Redemption in the ring

Rocky franchise resurrects old battles

Starring Michael B. Jordan, Sylvester Stallone and Dolph Lundgren. Directed by Steven J. Caple Jr. Cinemark 14, Feather River Cinemas, Paradise Cinema 7. Rated PG-13.
Rated 3.0

I’ve always hated Rocky IV. I’m pretty sure my life as a movie critic started in 1985 when my heart sank to my feet as I watched it in a crowded, overly enthusiastic theater.

Walking out, my friends were all hyped that the “good American” Rocky Balboa vanquished the “evil Russian” Ivan Drago. I, on the other hand, thought the damn thing was ridiculous and hokey, especially when Rocky climbed a snowy, treacherous mountain with little more than a beard and some montage music. I wasn’t popular with my crew at the diner afterward. I don’t think I touched my pie.

Now, 33 years later, the franchise reintroduces Ivan Drago (Dolph Lundgren) and his boxing son Viktor in Creed II, the follow-up to Ryan Coogler’s excellent Creed (2015).

Coogler has been replaced by Steven Caple Jr. in the director’s chair, but lead Michael B. Jordan and actor/producer Sylvester Stallone are both back, doing pretty much what they did in chapter one, which is good. Creed II might be a step backward from the astonishingly good predecessor, but it’s still a lot of fun.

This surprises me, because the film dares to expand upon the characters from the most moronic entry in the franchise. Rocky IV was a pandering display of Cold War patriotism, and Ivan and Rocky were written as cartoon characters. (That final image of Rocky wrapped in an American flag had me grinding my teeth.)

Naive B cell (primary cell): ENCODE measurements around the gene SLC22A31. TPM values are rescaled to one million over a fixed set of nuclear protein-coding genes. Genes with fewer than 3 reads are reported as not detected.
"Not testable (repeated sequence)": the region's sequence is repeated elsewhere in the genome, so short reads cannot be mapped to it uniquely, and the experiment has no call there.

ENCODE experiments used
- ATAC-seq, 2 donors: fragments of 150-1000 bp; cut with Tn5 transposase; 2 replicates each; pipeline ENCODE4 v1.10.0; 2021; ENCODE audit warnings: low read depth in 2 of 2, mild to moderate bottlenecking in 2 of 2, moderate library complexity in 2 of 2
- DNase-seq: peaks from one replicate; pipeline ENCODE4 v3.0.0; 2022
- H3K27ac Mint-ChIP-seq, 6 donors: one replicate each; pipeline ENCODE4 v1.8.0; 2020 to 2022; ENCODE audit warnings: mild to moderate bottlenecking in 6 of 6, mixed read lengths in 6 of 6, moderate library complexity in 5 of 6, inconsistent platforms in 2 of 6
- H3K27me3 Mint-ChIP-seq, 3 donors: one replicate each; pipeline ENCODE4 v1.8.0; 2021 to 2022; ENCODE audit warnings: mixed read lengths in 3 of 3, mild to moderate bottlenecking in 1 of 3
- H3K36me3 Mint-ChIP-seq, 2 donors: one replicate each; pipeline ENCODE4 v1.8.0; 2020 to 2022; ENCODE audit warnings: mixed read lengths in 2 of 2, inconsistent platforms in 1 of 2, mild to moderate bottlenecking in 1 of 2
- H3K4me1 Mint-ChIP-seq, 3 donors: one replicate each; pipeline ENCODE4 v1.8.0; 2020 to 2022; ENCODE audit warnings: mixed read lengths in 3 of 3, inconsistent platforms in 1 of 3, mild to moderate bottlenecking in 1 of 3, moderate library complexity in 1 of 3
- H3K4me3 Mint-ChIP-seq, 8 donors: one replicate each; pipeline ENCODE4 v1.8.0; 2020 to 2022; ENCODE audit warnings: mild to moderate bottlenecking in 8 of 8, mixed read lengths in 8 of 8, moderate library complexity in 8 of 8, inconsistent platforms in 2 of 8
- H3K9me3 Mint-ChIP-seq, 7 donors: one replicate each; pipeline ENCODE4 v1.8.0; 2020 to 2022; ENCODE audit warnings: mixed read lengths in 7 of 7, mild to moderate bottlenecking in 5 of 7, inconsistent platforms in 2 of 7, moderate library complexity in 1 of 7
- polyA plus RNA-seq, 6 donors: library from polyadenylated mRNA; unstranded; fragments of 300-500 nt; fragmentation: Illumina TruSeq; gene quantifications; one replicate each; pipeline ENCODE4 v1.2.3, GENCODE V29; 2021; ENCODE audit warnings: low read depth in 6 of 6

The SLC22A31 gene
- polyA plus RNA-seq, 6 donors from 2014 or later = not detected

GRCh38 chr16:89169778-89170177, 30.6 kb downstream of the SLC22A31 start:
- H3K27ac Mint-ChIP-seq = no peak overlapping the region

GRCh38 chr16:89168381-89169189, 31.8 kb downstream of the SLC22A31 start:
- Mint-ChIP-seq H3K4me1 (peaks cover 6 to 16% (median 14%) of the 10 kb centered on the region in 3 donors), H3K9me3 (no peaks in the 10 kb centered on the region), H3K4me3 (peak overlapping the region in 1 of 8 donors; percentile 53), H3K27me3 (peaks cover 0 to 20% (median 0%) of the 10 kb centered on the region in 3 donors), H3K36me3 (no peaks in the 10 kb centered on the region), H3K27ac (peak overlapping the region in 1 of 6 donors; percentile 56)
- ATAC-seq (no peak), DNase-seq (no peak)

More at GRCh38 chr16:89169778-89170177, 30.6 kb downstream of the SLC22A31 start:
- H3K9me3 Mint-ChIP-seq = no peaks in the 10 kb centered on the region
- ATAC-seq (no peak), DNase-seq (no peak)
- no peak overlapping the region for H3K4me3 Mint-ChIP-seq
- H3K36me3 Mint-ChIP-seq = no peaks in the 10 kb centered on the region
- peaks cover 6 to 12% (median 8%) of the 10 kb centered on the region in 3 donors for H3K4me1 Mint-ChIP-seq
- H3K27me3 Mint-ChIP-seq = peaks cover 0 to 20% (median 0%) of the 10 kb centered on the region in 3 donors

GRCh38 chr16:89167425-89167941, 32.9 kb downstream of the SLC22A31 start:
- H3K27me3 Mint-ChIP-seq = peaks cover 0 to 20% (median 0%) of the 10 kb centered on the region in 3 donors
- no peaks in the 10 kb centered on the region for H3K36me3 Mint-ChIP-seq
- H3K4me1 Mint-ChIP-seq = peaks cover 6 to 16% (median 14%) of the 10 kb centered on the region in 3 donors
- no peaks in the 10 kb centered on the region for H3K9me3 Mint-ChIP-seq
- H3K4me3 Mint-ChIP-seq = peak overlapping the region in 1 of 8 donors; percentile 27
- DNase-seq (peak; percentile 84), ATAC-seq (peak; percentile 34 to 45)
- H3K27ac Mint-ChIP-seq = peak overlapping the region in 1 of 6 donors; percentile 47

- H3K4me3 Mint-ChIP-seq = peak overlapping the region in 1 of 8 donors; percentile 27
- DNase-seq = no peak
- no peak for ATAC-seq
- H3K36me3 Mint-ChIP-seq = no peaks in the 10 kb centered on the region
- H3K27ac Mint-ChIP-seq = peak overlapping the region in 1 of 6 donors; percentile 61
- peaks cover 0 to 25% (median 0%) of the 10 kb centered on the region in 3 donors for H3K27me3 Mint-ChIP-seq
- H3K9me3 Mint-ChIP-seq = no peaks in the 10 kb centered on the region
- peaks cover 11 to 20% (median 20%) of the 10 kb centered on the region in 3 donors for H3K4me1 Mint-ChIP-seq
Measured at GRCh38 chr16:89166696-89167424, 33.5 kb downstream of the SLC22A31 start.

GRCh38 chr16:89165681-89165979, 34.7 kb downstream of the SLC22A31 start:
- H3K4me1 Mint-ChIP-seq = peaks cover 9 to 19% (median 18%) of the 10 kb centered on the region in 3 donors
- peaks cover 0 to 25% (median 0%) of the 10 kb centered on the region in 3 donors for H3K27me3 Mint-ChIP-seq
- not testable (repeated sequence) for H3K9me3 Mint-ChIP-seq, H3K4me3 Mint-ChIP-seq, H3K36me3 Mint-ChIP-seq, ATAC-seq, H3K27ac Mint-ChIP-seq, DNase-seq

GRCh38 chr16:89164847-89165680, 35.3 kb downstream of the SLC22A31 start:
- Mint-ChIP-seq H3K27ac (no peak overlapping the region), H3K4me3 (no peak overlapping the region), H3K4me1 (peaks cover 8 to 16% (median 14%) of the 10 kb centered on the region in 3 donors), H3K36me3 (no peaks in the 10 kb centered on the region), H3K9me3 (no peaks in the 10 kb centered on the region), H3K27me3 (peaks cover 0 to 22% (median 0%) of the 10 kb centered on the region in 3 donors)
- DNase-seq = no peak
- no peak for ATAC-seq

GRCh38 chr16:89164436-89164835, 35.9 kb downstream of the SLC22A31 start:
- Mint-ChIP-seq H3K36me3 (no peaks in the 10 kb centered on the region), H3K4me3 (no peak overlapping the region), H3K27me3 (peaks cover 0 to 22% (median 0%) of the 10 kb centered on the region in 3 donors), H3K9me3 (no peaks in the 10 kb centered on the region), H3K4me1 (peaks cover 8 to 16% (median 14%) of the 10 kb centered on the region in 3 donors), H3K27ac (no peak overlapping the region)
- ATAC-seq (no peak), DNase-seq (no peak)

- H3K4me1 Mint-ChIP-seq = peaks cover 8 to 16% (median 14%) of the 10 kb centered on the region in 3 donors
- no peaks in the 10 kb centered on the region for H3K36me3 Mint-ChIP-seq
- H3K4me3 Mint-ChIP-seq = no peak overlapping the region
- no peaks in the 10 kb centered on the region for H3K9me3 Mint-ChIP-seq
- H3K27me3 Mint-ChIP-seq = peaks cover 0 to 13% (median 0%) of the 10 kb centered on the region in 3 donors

Creed II succeeds by jettisoning the U.S. vs. Russia angle and focusing on developing the characters instead.

Ivan is no longer a mere stereotype. He’s a defeated man who has lived in shame for decades after losing to Rocky. Before fighting Rocky, of course, he defeated and killed Apollo Creed (Carl Weathers) in the ring, so when Ivan comes looking for a fight between his young, up-and-coming boxer son, Viktor (Florian Munteanu), and Apollo’s son, Adonis (Jordan), there is some extra motivation in play for the young Creed. He has a score to settle, and he wants Rocky in his corner.

Sound stupid? It is a little stupid. But Caple manages to overcome the formulaic setup by continuing the authentic vibe of the first Creed.

Jordan is very convincing as Carl Weathers’ cinematic son, and he makes for a solid boxer. The movie’s fights are as good as any in the franchise. Like his dad, Adonis gets his ribs cracked a lot in the ring, and it looks and sounds like it super hurts.

And Lundgren actually gives one of the film’s best performances. Ivan’s sense of humiliation oozes from him as he tries to regain former glory via his son as well as the love of his estranged wife (Brigitte Nielsen).

Tessa Thompson returns as Adonis’ songstress girlfriend, Bianca. Thompson is good at most everything she does, but she is saddled with my least favorite moment of the film: a hard-to-believe musical intro as Adonis enters the ring for his final fight in Russia.

Stallone continues to be awesome as Rocky (he was robbed of an Oscar for his work in Creed).

As a Rocky fan, I’m happier than heck that—despite revisiting one of the lessor parts of the mythology—they’ve come up with another fun installment in the franchise. That’s a notable accomplishment.